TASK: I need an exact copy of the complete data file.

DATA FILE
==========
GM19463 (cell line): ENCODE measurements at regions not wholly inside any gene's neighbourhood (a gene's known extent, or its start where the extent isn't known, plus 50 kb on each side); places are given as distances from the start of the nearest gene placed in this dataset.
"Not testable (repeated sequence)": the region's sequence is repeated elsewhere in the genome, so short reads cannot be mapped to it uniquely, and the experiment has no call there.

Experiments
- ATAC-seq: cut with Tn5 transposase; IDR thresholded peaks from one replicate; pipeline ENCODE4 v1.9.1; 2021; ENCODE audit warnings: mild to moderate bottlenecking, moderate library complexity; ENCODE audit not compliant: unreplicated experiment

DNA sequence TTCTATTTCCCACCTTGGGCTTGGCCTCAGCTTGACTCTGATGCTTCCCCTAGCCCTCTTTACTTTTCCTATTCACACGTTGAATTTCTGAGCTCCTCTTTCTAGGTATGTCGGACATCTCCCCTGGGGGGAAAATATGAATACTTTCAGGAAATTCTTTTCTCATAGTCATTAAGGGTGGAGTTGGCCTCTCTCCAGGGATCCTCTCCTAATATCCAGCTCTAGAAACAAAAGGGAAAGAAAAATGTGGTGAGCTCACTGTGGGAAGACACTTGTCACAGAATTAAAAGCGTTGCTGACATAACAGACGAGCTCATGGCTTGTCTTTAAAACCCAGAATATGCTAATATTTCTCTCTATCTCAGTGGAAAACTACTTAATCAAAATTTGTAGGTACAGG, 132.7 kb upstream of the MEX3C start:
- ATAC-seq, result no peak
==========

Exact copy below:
GM19463 (cell line): ENCODE measurements at regions not wholly inside any gene's neighbourhood (a gene's known extent, or its start where the extent isn't known, plus 50 kb on each side); places are given as distances from the start of the nearest gene placed in this dataset.
"Not testable (repeated sequence)": the region's sequence is repeated elsewhere in the genome, so short reads cannot be mapped to it uniquely, and the experiment has no call there.

Experiments
- ATAC-seq: cut with Tn5 transposase; IDR thresholded peaks from one replicate; pipeline ENCODE4 v1.9.1; 2021; ENCODE audit warnings: mild to moderate bottlenecking, moderate library complexity; ENCODE audit not compliant: unreplicated experiment

DNA sequence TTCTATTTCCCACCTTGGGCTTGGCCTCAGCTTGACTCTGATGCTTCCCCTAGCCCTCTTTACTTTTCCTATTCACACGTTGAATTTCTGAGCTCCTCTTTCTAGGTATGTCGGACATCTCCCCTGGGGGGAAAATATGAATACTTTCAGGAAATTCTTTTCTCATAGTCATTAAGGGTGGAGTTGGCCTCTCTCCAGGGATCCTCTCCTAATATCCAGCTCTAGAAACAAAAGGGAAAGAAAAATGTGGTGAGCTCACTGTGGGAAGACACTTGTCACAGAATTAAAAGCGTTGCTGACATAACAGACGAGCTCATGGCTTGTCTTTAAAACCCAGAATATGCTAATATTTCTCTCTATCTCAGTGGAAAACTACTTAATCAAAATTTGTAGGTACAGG, 132.7 kb upstream of the MEX3C start:
- ATAC-seq, result no peak